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Hunger in Belarus

Hunger in BelarusLocated between Poland and Russia, Belarus was part of the Soviet Union before becoming known as the “last dictatorship of Europe.” After the fall of the USSR, Belarus began a long transition, switching its economic structure from a command economy to a more strict market economy. Alexander Lukashenko became the first president in 1994, and he is still in office today. In 2020, Belarus scored poorly on the World Press Freedom Index, ranking 153 out of 180 other countries. Despite the need to improve some of its sectors, poverty and hunger in Belarus are not significant issues.

The State of Hunger in Belarus

Belarus has a global hunger index rating of five. Countries with rates of less than nine have a low risk of hunger problems. Since Belarus’s government subsidizes agriculture, the production of food remains steady, constituting 6.4% of its GDP. Along with low hunger in Belarus, the unemployment rate went from 1% in 2016 to 0.3% in 2019. Poverty likewise remains low, at a 5% rate. As such, Belarus is progressing in development. The United Nations rated the country to have “very high development,” putting it in 50th place out of 189 nations.

Effect of the COVID-19 Pandemic

As the COVID-19 pandemic continues worldwide, officials expect unemployment rates to rise to 2.3% in Belarus. The pandemic may cause more residents to lack the means to obtain food. So far, the government has not implemented any measures to help people with job loss during the pandemic. Cases began rising in mid-April, and the World Health Organization worries that the government is not doing enough. If not handled properly, the unemployment rates may continue to rise into 2021. Belarus’s government, while not having a strict plan for job loss, has supplied food to residents by issuing a decree to offer free assistance. Government officials have also not yet spoken about any plans to offer monetary assistance to residents that must leave work because of the pandemic.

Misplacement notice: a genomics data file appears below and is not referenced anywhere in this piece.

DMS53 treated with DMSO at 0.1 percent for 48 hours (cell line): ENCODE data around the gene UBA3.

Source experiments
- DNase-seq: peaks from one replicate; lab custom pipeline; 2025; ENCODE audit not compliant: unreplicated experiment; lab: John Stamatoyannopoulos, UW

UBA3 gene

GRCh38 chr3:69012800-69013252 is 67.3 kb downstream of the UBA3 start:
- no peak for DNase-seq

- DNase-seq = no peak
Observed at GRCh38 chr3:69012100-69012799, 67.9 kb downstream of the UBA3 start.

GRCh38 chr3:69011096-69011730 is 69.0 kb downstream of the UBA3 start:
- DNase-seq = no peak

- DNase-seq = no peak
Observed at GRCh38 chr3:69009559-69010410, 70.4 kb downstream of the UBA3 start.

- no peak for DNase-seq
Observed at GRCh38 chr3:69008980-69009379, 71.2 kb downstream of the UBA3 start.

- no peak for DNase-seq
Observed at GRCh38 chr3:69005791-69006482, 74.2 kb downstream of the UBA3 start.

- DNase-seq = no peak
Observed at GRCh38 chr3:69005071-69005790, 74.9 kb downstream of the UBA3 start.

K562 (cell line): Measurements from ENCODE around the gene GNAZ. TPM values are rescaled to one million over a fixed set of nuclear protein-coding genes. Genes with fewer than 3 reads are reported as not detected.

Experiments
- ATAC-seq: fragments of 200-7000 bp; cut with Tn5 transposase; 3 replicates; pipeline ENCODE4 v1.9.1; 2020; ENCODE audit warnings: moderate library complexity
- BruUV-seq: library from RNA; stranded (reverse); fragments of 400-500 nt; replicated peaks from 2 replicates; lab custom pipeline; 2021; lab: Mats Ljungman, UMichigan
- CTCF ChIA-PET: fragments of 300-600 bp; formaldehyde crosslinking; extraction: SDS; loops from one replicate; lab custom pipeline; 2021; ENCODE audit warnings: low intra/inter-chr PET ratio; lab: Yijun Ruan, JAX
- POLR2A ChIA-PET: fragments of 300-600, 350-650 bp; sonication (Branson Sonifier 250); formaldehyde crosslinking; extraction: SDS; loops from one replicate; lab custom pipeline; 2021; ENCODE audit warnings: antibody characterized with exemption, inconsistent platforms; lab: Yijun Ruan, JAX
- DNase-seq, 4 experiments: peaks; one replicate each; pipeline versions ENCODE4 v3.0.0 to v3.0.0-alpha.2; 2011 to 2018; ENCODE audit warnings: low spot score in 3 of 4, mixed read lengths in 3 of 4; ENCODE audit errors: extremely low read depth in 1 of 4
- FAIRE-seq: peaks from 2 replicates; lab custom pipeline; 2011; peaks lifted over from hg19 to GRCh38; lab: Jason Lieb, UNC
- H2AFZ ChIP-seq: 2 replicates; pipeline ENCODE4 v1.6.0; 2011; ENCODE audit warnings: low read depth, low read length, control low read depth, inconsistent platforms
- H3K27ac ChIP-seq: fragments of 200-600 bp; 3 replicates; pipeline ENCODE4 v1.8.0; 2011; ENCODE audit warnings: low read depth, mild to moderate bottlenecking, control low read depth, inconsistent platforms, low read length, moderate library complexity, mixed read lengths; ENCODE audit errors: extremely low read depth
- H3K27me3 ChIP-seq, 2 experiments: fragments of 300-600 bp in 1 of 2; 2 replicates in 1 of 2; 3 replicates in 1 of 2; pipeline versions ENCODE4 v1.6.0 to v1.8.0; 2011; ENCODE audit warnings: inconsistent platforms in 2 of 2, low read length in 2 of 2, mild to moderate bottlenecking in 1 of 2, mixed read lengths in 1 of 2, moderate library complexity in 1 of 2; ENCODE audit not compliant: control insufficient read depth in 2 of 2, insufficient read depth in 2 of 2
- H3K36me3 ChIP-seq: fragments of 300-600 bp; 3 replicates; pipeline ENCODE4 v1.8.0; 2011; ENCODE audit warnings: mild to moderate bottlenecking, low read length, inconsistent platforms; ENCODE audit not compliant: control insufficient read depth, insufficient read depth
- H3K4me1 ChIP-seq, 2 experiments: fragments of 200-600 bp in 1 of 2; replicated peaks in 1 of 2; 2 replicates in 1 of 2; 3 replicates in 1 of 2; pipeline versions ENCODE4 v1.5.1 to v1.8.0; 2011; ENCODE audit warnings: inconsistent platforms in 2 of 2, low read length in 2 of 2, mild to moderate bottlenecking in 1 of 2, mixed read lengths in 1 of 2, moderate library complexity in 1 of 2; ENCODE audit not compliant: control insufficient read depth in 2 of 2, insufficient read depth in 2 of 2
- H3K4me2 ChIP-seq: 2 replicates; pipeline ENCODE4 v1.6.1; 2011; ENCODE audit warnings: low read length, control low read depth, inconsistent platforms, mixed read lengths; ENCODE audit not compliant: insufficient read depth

Future of Hunger in Belarus

Despite the pandemic, Belarus can expect a continued low hunger rate. Though the country is succeeding in improving living conditions, it still is not completely free of poverty. The Belstat statistical committee estimated that one in five Belarusians live in poverty. However, looking into 2021, others predict that unemployment will lower again to 1.8%.

Belarus has significantly less inequality than other EU countries, so there is less of a gap concerning household income between the wealthiest 10% and the poorest 10% of residents. The country has had its difficulties from moving to a command economy to a semi-market economy, but it has also made significant progress. Since Belarus is one of the countries that first created the United Nations, it has been able to advance more of its goals, such as improving the economy and promoting foreign trade. Throughout the years, the country has received aid from various organizations that have helped its rapid development from 2012 to 2016. Belarus may have some problems in dealing with poverty, but it has prospered due to aid from the World Bank, The International Monetary Fund and several programs from the United Nations. This has all helped to reduce the level of hunger that citizens of Belarus face.

Sarah Litchney
Photo: Wikimedia Commons